An example of a country that went through a period of alcohol policy liberalization is New Zealand; in 1999, New Zealand decreased the legal purchase age from 20 to 18 years. Huckle et al. (2006) found that there was an increase in the number of prosecutions for disorderly conduct, assumed to be associated with drinking, as well as an increase in excessive breath alcohol in all age groups (14-15, 16-17, 18-19, 20-24, 25+). However, at the time of this “liberalization,” of alcohol policy, the New Zealand government also instituted new restrictions: compulsory breath testing, reduced alcohol limit level for drivers under 20 years old, and some localities introduced “alcohol-free zones.” Although 18-19 year olds were given the freedom to drink legally, they might have balked under the new restrictions on their behavior. Several confounding variables may have affected the consequences of this policy reform. For instance, media marketing shifted their focus towards young people. Additionally, the arrival of the new millennium meant a significant increase in partying for people of all ages. Also, because there was an increase in disorderly conduct and excessive breath alcohol in the 20-24 year old age group, which should not have been affected by the new policy, it seems that there was another cultural phenomenon that may have contributed to the increase in disorderly behavior. Because increased restrictions were introduced along with some decreased restrictions, the liberalization of alcohol policy did not promote responsible behavior.

Due to the fact that alcohol is related to socialization in our culture, it seems natural that during a time of increased social interaction with peers would result in alcohol consumption. It seems beneficial that youth should be able to socialize and interact with their peers in a responsible manner, which may be promoted if the drinking age were lowered. If society accepts the developing individual as an adult, youth might be less likely to rebel against the authority exerted upon them. In addition, there are psychological benefits to drinking cited by Thakker et al. (1998), such as “a reduction in tension, self-consciousness, stress, fear, pain, and depression and an increase in affective expression and good feelings.” Thus, the social and psychological benefits may even facilitate social development.

When used appropriately, alcohol might even strengthen personal ties. Homish and Leonard (2005) found that husbands and wives who drink together may strengthen their marital bond through this activity. They assessed newlyweds at their first and second anniversary, and though sadly, marital satisfaction declined in all groups, it declined less in groups in which the couple drank together. Drinking increases socialization and interaction and can be a positive influence on friendship and relationships, which could be important in the development of peer relationships. Although there are clear examples where this is not the case such as disorderly behavior, not all drinking should be characterized as “bad.”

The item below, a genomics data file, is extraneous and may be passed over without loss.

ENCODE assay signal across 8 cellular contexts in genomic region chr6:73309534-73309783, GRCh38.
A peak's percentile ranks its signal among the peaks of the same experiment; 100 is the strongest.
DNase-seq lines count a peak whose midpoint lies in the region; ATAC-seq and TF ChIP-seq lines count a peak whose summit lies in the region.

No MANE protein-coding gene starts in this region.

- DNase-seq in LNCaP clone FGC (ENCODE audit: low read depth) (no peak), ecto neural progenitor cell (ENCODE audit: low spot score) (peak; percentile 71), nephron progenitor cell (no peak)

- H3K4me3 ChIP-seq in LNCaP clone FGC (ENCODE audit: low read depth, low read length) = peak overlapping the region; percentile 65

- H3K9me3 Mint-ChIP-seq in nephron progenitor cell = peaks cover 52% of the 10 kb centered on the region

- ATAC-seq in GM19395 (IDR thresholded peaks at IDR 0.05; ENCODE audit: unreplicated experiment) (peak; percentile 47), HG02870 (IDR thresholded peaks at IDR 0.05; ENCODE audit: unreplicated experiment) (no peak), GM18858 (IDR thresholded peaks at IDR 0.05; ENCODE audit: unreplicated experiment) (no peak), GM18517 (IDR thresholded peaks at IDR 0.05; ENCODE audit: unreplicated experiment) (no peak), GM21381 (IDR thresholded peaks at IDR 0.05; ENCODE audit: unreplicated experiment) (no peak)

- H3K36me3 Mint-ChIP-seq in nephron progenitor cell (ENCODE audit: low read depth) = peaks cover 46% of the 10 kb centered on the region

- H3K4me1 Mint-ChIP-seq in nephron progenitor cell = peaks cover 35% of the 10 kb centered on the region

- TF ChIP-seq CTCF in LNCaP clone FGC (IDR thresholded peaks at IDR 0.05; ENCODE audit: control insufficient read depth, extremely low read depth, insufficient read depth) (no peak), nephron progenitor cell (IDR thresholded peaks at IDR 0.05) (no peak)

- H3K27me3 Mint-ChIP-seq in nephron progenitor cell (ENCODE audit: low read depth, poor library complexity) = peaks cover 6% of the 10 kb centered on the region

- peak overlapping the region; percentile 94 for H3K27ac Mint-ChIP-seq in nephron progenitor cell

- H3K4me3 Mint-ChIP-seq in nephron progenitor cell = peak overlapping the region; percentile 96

In accordance with the idea that alcohol may strengthen personal ties, research has shown that alcohol tends to accompany socializing in college students. Demers et al. (2002) found that students tend to drink more at a party, at a bar/disco, off campus, on the weekends, and in a peer-oriented environment such as a large group with friends. They also emphasized that although heavy drinking is prevalent among youth, not every drinking episode is excessive. Demers et al. also found that there generally is a decline in student drinking during college. They correlated this with a change in setting from group drinking to a more personal setting with friends. Perhaps once the novelty of rebellion has worn off, college students are tend to drink more moderately.

Another concept that holds true, especially in adolescence, is that fear is not a motivator (Thambirajah, 2005). Often, the reasons given for abstaining from alcohol consumption are health reasons such as the loss of brain cells, an increase in the chances of risky behavior, or simply because it’s illegal. Extreme emotions, such as fear, interfere with cognitive processing and the audience will ignore the message. Such messages are especially lost on adolescents because the health consequences of a behavior are not readily apparent in young people. Pleasurable behaviors are difficult for someone so young to forego when any possible negative effects are perceived as distant (Kelly 2000 in Breinbauer, 2005). Another flaw in the use of fear for youth alcohol consumption is that many of the long-term effects of moderate alcohol consumption are not clearly quantified (Thakker, 1998).